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What is Foster Care

Foster care (also known as out-of-home care) is a temporary service provided by the State for children who are unable to stay with their families. Fostered children may live with relatives or with unrelated foster parents.

Caregiving can also refer to placement arrangements such as group homes, residential care facilities, emergency shelters, and supervised independent living.

What is Foster Care

Many of us have heard of the foster care system. Much of what we hear focuses on negative aspects of parenting and foster parents. Some of what we heard was untrue.


What is meant by a system of care is: a temporary arrangement in which adults care for a child or children whose biological parents are unable to care for them. Parenting isn't where bad kids go. This is where children go when their parents cannot, for various reasons, take care of them.




Care can be informal or arranged through courts or social service agencies. The goal of a child in the care system is usually reunification with the biological family, but this can be changed to adoption if it is seen in the child's best interest. While parenting is temporary, adoption is permanent.

Adoption from the foster care system can occur in two ways. Foster Adoption or Fost-Adoption, is a form of adoption where a child is placed in a house as a foster child, with the hope that the child will be legally free and adopted by his foster parents. Some children are not adopted by their adoptive parents. Their birth parents' rights have been revoked, and they are legally free to adopt.

In the past, the role of foster parents was often considered only temporary. And it remains true that slightly more than half of the children who enter orphanages are reunited with their biological parents. Foster parents are often asked to support these endeavors - including facilitating visits and attending trials - and should always be prepared to accept the loss of a child who returns to birth or is placed with another relative when found to be in his or her best interest.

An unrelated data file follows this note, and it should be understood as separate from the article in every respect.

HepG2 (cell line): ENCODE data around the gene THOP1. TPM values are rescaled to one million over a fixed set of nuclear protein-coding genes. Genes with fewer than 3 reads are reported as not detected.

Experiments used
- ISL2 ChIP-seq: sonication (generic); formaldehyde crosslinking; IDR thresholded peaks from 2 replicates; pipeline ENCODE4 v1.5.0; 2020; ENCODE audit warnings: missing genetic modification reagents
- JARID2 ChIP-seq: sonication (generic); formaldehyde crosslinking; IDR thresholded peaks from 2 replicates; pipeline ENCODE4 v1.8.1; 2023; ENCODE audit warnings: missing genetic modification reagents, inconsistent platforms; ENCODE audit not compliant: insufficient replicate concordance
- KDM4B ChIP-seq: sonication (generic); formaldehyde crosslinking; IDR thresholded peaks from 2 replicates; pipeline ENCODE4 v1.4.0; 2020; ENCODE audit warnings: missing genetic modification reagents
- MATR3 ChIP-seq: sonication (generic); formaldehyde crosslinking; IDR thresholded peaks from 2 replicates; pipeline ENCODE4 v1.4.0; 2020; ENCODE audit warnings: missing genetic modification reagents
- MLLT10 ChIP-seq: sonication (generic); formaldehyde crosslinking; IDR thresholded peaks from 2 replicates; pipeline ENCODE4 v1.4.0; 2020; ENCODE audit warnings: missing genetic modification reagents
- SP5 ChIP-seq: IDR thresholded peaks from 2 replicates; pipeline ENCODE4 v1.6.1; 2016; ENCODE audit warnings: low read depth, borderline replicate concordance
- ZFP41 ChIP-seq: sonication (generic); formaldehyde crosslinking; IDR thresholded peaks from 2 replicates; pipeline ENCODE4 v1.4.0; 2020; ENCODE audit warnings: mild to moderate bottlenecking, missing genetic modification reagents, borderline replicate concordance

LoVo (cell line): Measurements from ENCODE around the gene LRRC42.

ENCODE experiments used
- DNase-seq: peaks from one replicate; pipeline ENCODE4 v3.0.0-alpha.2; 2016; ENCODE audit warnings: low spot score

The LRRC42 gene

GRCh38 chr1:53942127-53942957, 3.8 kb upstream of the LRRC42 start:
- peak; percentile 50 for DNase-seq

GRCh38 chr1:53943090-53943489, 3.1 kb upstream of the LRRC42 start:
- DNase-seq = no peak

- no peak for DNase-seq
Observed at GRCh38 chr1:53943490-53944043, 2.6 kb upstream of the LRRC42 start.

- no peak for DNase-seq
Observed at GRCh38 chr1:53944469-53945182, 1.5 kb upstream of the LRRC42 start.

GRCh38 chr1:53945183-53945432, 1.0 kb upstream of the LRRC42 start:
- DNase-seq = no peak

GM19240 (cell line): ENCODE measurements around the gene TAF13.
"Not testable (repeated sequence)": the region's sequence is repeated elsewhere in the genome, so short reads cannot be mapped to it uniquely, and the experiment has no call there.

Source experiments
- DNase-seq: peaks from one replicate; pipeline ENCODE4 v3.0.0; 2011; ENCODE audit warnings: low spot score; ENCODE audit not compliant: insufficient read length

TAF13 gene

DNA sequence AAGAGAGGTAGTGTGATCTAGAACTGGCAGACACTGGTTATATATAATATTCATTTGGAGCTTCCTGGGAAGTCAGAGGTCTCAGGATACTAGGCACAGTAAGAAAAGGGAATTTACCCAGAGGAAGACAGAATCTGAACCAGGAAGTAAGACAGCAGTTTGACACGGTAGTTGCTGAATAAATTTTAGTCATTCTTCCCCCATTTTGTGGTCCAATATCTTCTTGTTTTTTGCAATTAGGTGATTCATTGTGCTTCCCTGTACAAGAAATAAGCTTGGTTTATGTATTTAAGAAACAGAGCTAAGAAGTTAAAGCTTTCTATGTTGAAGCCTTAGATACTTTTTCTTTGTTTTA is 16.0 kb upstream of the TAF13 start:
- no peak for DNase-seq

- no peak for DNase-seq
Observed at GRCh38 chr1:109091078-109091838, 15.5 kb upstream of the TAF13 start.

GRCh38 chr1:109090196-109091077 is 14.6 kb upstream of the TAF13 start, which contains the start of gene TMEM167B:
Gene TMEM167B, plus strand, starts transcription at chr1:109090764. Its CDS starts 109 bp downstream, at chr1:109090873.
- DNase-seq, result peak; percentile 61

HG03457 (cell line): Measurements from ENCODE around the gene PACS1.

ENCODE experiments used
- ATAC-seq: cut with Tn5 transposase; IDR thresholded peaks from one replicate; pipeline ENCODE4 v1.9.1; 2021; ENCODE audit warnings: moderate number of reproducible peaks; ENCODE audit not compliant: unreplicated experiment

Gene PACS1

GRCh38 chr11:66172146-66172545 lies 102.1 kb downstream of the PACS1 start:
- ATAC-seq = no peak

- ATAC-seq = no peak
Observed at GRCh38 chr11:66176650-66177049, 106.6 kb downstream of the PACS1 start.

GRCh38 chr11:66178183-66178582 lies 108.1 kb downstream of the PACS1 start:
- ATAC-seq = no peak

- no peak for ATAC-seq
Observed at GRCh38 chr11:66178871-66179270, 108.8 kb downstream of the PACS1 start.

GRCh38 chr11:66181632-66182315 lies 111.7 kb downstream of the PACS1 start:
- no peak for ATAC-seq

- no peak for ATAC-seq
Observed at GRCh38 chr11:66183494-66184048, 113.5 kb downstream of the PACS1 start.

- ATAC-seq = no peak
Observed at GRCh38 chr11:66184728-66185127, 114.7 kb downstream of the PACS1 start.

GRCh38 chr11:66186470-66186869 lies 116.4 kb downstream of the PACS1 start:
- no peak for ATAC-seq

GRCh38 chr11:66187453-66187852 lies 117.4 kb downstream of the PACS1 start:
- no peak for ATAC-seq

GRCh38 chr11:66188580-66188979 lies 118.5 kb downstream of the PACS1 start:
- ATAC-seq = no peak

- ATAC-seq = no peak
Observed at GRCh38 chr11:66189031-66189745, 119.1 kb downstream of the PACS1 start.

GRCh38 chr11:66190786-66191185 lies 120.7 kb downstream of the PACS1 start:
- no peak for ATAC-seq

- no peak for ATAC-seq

Today, however, members of the child welfare community increasingly view parenting as an important step towards adoption. Many of the children who were not reunited with their biological families were adopted by their adoptive parents. And even when children can return to their homes or be adopted by other families, foster families often maintain contact with the children.

Become a successful adoptive parent

Like other parents, foster parents will inevitably face situations and challenges that they feel they are not ready to handle. Becoming a successful foster parent requires flexibility and a willingness to learn and develop new skills along the way.

Unlike biological parents, foster parents receive training before they welcome children into their homes and support from social workers and other professionals throughout the process. Foster parents often also have access to rest care programs and seek support through local organizations, such as churches, and online support groups.

Types of parenting

In many cases, the foster parents are the primary parents who are working full time on a temporary basis - as long as the children stay with them. The amount of time that foster parents spend, and the training they receive, varies according to the type of care they provide.

Other types of parenting include:

Tough treatment. Every parent needs rest. Although the care provider intervenes to give foster parents the rest they need - from a few hours to a weekend or more - usually on a regular schedule.

Emergency or urgent care. Foster parents agree to be called and accept short-term placements if needed, including at night and on weekends.

Kinship care. Grandparents, aunts and uncles, and other family members who agree to care for children are called “kinship” caregivers. Kinship care can be in the form of informal or legal arrangements.

Kinship care. Grandparents, aunts and uncles, and other family members who agree to care for children are called “kinship” caregivers. Kinship care can be in the form of informal or legal arrangements.


Source:

https://www.adoptuskids.org/adoption-and-foster-care/overview/foster-parenting

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